Are you being scammed about the puppy’s breed?

pedigree dogs rottweiler in cage
A dog (rottweiler) in a cage seen in a breeding centre. Photo Courtesy: Animal Nepal

Puppy mills do not keep track of the lineage. So, they cannot guarantee that a puppy is 100 per cent purebred. Oftentimes, they will lie about the roots of the dog and claim it’s a specific breed or even make up fake breeds when the reality is quite different.

These so-called purebred dogs are either mixed breeds or do not have the ideal physical traits, movement, and temperament called breed standards. A puppy mill owner will also often refuse to show the puppy’s parents to the buyer because of this.

The other problem with puppy mills is inbreeding. Puppies resulting from related dogs breeding have a higher chance of inheriting bad copies of genetic mutations. Other negative effects of inbreeding are decreased immune system function, decreased viability, decreased reproductive ability and the loss of genetic diversity.

What does the law say about animal abuse?

Stray_dogs_street dog

According to the Criminal (Code) Act, (2017); section 290 states that it’s illegal to act cruelly towards birds and animals. No one is allowed to beat, kick, over-drive, over-load, or employ in any work or labour or for any purpose any animal which, by reason of its age or any disease, infirmity, wound, sore or other cause is unfit to be so employed or administer any injurious substance to any animal or torture animal in any other way or abandon a domesticated animal in public due to the result of disease or old age or behave inhumane or cruelly in any other form.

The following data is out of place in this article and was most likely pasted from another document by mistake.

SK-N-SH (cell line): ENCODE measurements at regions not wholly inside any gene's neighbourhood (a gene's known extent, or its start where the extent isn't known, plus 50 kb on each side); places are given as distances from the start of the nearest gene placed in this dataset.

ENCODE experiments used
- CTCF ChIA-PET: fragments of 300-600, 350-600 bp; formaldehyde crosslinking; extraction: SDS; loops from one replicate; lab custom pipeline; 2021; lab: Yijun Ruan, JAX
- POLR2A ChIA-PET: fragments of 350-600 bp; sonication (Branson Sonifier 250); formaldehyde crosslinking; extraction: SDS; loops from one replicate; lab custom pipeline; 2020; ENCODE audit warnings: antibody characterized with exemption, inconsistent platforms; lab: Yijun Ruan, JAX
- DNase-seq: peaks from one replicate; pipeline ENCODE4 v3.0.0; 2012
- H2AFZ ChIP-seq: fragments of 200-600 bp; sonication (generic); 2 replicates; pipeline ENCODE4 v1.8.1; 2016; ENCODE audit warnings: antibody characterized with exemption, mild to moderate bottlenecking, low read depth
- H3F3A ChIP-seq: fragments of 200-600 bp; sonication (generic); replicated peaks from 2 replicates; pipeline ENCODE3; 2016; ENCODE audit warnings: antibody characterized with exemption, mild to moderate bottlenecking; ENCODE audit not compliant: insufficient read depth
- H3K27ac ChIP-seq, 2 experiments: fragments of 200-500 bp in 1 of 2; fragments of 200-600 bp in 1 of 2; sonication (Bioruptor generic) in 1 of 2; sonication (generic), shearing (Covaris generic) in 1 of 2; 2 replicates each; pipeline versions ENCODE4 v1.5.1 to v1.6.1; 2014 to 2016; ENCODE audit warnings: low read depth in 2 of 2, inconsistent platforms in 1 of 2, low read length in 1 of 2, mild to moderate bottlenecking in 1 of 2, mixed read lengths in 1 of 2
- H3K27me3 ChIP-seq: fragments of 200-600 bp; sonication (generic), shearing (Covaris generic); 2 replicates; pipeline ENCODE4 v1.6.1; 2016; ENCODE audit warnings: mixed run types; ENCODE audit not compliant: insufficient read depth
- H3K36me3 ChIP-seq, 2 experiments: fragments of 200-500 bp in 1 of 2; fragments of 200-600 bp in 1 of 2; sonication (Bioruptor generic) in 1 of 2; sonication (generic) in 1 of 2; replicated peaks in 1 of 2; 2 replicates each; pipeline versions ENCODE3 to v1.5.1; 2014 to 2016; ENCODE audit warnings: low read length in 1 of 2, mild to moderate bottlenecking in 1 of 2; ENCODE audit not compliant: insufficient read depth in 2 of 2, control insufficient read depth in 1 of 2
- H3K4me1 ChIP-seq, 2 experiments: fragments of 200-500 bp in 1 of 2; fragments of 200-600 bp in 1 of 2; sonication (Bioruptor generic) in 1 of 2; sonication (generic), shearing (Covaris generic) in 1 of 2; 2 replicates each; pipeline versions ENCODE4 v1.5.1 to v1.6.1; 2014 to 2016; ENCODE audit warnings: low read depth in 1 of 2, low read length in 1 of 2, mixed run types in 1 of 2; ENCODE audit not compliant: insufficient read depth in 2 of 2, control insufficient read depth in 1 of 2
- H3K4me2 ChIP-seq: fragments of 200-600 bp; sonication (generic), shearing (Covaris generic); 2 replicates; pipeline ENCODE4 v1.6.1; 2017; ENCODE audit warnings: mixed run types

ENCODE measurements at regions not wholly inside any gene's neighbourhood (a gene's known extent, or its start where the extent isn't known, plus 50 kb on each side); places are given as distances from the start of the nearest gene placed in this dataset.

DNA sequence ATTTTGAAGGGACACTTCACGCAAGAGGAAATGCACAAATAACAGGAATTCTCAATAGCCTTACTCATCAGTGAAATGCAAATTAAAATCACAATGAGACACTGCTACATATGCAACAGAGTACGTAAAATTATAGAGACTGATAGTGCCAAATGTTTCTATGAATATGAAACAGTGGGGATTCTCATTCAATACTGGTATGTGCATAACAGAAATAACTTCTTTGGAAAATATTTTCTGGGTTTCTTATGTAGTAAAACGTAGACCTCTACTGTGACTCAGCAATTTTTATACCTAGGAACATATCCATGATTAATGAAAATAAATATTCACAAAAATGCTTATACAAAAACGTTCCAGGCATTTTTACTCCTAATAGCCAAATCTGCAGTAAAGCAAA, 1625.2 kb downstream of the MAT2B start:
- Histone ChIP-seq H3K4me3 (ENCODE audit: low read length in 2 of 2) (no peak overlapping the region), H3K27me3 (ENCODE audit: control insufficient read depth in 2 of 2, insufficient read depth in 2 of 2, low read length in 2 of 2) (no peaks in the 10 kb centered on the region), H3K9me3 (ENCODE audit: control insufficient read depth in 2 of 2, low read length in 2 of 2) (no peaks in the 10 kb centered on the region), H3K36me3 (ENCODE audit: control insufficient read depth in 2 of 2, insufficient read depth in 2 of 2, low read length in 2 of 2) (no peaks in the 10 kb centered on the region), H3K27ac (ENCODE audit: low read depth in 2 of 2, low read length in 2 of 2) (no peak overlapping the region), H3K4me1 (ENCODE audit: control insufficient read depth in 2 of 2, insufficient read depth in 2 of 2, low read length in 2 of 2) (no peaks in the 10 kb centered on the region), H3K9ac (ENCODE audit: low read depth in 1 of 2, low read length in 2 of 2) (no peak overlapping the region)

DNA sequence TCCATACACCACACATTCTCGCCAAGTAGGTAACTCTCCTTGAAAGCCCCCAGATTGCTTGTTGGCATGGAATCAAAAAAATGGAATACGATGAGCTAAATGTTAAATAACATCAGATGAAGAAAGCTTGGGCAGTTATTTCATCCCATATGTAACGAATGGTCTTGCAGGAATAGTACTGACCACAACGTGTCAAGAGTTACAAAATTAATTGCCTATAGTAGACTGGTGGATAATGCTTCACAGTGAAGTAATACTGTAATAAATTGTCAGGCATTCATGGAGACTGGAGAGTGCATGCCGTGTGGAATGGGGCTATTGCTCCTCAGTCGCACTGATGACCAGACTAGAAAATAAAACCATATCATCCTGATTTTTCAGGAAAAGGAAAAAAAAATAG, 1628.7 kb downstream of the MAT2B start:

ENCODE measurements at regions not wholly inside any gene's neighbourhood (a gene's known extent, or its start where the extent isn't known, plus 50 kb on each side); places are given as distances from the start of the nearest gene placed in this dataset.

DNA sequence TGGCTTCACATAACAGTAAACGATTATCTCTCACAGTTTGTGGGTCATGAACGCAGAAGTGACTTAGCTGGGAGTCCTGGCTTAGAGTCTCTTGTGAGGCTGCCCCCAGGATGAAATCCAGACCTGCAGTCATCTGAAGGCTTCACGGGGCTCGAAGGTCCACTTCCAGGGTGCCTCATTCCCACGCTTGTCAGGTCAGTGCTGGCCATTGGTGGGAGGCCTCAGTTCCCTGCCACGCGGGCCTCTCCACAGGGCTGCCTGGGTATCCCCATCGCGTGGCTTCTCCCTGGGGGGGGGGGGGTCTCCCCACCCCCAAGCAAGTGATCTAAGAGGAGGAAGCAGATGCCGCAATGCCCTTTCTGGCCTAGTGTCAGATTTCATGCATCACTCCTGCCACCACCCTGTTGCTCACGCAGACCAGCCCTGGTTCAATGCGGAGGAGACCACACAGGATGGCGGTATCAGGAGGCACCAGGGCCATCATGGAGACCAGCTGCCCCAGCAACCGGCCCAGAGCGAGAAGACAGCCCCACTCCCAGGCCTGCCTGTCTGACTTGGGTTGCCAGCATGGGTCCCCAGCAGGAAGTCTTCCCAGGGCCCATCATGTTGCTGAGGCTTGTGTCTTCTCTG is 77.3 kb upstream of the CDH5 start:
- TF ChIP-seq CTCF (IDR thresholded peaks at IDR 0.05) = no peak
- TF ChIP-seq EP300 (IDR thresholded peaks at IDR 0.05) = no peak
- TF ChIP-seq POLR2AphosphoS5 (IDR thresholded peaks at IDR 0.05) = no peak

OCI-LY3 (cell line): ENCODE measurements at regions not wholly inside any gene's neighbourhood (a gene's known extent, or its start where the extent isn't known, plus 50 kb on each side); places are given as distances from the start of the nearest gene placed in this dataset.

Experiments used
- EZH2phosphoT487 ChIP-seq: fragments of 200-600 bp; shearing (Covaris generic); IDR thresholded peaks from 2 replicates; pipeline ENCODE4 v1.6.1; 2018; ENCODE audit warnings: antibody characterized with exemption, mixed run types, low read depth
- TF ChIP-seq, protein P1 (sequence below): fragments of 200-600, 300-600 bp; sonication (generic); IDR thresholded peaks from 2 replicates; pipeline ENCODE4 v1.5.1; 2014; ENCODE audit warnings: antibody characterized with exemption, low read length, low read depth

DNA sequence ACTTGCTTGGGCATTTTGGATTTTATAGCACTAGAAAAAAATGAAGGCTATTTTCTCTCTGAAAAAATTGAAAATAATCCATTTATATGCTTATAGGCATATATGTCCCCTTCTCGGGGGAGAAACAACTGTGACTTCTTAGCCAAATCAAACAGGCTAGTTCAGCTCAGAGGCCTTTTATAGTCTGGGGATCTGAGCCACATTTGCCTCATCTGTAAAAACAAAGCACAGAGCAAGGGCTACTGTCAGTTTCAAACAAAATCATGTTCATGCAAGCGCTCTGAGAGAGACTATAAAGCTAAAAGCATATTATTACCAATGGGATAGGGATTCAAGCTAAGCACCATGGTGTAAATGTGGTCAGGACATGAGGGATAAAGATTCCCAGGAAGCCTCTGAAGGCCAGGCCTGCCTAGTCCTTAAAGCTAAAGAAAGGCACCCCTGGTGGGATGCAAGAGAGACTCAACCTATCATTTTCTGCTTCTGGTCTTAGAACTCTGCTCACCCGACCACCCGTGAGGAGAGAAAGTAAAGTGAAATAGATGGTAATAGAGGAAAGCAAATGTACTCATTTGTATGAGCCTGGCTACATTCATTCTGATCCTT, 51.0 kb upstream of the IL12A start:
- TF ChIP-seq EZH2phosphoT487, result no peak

But using minimum force in order to make any animal or bird do any work or carry a load according to its physical capacity or make it run, with the objective to teach or train it to do any work or make it efficient in its work is allowed.

A person who commits the offence aforementioned in Section 290 shall be liable to a sentence of imprisonment for a term not exceeding three months or a fine not exceeding five thousand rupees or both sentences.

In Nepal, there are no laws specifically regulating puppy mill operations as seen above. Animal abuse and neglect should be addressed with more effective measures as harsher sentences alone may not achieve much and can be costly.

Putting the same resources into enforcement is more helpful than punishment. Anyone that has custody of an animal should also comply with the basic standards of care which should include the following:

  • Ensuring the availability of adequate food and water.
  • Ensuring the availability of adequate and appropriate medical attention.
  • Ensuring safe transportation that maintains physical safety and general welfare.
  • Ensuring the availability of adequate resting and sleeping areas.
  • Ensuring the availability of adequate and appropriate space to move and exercise, sanitary conditions, lighting, and protection from the elements.
  • Ensuring that enclosed structures or pens are non-toxic and safe.
  • Failure to do so will result in Jail time and fines.

Puppy mills still exist because there is a demand for puppies, which have become a commodity, not a living creature. Unfortunately, most people are completely unaware of puppy mills and how they operate and do not know that they are encouraging puppy mills when they are buying a new dog.       

The post Paws of despair: The tragic reality of puppy mills appeared first on OnlineKhabar English News.